With Charlie Brooker confirming this morning, via Twitter, that Gameswipe will be the latest hybrid of his Wipe alternation, we at Tech Digest though it would be fitting to have a look at the best games TV shows of years gone by.
So, in no particular order, here are our five favourites of a genre that undoubtedly enjoyed its golden period in the 1990s but has never really threatened the prime-time mainstream:
Well, I did say in no particular order but clearly Gamesmaster is the undisputed king of the bunch. It had Patrick Moore, actually Sir Patrick Moore CBE to give the great man his proper title, appearing as The Gamesmaster – a sort of futuristic cyborg who would reign over the proceedings with great aplomb.
He would give instructions to contestants for various games challenges as well as giving out cheats for the latest games. The fact that he never really sounded as if he was too sure what he was talking about mattered not one iota. He had a floating head surrounded by, at the time, cool looking armour – we believed every word he said.
Originally hosted by Dominik Diamond and later Dexter Fletcher, Gamesmaster was the show to watch if you wanted to know your Golden Axe from your ToeJam & Earl.
Even Simon Amstell made an appearance:
Not quite as good as Gamesmaster but Violet Berlin was one of the presenters so it was well worth rushing home from school for. Show me a man who didn’t fancy Violet Berlin when he was younger and I’ll show you a liar. Her lisp was infectious and you could never be sure what hair style she’d be sporting.
The two things that come to mind when I think of Bad Influence! are the cheats expert called NamRod, who looked like a far-right activist and lived in a shed, and the datablast – a collection of game info and cheats that was flashed rapidly onto the screen during the credits. You had to record the datablast and watch it back in slow motion. In 1993 that was considered hi-tech.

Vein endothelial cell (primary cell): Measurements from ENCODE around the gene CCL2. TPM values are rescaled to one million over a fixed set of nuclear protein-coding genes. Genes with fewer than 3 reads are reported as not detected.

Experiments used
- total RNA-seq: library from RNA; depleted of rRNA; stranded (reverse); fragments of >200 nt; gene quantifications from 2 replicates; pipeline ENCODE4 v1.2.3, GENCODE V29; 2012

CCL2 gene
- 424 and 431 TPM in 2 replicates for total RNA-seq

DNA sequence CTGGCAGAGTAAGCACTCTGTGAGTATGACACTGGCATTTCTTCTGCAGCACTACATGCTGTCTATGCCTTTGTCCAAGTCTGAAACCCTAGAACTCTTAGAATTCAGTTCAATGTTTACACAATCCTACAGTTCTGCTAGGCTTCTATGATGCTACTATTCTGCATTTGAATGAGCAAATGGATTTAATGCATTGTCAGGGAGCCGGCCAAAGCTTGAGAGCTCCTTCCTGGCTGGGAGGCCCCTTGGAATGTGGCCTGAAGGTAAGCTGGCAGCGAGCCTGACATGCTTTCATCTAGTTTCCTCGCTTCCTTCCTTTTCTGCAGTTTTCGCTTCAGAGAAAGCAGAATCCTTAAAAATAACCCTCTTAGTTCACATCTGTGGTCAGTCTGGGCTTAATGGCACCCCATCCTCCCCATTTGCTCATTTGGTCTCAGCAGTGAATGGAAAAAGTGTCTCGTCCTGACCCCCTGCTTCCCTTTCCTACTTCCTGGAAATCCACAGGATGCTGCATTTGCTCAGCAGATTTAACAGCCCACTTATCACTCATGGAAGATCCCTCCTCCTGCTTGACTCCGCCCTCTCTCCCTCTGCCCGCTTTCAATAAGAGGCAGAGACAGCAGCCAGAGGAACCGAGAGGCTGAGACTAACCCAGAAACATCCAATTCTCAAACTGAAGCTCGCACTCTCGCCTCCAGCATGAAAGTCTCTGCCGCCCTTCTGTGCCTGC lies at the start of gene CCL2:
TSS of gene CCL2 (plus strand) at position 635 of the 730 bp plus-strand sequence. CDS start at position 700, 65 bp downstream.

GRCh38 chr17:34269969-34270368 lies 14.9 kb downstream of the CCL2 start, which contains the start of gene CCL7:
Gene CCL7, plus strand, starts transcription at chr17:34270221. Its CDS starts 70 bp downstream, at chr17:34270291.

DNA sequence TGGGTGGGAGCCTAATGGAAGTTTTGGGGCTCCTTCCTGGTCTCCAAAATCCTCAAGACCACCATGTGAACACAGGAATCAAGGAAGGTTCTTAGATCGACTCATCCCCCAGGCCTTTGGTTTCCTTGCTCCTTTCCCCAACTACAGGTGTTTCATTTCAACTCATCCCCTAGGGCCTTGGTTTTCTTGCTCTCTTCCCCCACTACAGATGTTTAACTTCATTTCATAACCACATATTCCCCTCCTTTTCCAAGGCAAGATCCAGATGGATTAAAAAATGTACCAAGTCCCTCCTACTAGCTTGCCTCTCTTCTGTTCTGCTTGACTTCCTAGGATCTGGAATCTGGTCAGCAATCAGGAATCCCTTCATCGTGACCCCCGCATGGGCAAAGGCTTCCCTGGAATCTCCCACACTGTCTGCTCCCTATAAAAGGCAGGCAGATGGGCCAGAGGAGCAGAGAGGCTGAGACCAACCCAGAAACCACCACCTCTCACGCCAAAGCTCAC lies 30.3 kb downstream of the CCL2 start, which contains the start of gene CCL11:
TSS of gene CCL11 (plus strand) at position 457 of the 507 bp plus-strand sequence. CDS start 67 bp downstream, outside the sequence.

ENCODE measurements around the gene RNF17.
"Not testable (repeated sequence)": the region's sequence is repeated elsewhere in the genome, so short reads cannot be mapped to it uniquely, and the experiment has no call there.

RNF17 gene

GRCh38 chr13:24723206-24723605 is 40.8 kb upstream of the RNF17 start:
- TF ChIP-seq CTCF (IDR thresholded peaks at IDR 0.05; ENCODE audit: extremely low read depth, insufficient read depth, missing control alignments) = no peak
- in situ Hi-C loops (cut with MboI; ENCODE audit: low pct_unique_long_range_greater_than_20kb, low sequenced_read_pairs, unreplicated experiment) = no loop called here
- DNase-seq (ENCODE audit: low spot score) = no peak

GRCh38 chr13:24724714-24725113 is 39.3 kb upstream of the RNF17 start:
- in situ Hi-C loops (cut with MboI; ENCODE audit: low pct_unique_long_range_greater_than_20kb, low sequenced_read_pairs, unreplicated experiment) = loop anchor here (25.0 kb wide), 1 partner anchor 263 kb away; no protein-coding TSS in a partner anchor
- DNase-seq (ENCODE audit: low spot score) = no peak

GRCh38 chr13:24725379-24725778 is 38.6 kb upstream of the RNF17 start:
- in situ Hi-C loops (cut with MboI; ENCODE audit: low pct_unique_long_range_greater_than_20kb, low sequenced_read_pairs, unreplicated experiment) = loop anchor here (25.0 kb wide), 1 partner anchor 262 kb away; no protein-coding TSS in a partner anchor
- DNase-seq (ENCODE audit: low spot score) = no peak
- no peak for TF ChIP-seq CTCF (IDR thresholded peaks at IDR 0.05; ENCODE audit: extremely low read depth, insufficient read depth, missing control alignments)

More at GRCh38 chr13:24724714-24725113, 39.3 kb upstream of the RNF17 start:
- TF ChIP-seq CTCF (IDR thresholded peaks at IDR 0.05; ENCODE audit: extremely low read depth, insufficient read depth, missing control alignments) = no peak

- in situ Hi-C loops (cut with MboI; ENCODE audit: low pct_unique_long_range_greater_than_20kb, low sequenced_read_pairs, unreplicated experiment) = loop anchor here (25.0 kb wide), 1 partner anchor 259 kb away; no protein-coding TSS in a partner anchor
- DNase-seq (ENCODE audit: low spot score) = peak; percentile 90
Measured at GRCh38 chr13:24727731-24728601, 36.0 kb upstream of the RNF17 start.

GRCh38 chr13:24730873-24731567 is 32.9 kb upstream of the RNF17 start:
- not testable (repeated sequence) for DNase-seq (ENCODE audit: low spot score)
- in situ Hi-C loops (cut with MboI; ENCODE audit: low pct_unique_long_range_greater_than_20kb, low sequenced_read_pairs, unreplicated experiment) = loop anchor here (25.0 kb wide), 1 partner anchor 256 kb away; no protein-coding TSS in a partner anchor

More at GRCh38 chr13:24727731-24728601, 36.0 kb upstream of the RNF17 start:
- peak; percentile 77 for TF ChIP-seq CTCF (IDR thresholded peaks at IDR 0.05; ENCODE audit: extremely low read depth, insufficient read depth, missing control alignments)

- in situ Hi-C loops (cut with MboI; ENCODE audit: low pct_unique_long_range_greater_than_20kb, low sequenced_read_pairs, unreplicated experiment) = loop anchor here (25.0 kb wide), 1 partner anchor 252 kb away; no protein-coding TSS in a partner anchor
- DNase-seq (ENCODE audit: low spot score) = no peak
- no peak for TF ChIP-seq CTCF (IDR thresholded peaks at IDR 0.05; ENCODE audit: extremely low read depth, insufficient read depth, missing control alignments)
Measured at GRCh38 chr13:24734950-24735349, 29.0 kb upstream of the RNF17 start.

Sky’s, inferior in every way, version of Gamesmaster. But then I would say that – I didn’t really ever get to watch it and was always jealous of my mates who had the new satellite channels at home and would talk about Games World in the playground.
Presented by Bob Mills, the main highlight of the show was where a nerdy looking character called Leslie, played by David Walliams, yep the David Walliams, would appear in comedy sketches with the Games Mistress, played by Jet from Gladiators, yep the Jet from Gladiators.
A favourite this one and well worth staying up until 11pm on a Friday night for. It was hosted by a number of very nice looking ladies: Aleks Krotoski, Emily Newton Dunn, Claudia Trimde and my personal favourite, Emily Booth.
Apart from the obvious appeal to teenage boys, the show featured games news, reviews and tips and was also a bit of a forerunner to The Gadget Show as it featured the latest gizmos and gadgets. Pioneering stuff.
The most recent show on our list, Gamer.tv deserves a mention for its longevity if not anything else. It ran for six years and amassed an incredible 283 episodes.
It changed the way video games were shown on TV although I think that the reason for the new approach was more due to budget restraints rather than innovation. The show mainly consisted on long demo footage of games with presenter Sam Delaney narrating the action.
Sure, there was a lot more game footage but where were the future comic stars dressed like geeks? Where were the crude graphics that made a famous astronomer look like some sort of futuristic Humpty Dumpty? And, most importantly, where was Violet Berlin?
Did we leave your favourite off the list? Let us know the usual way.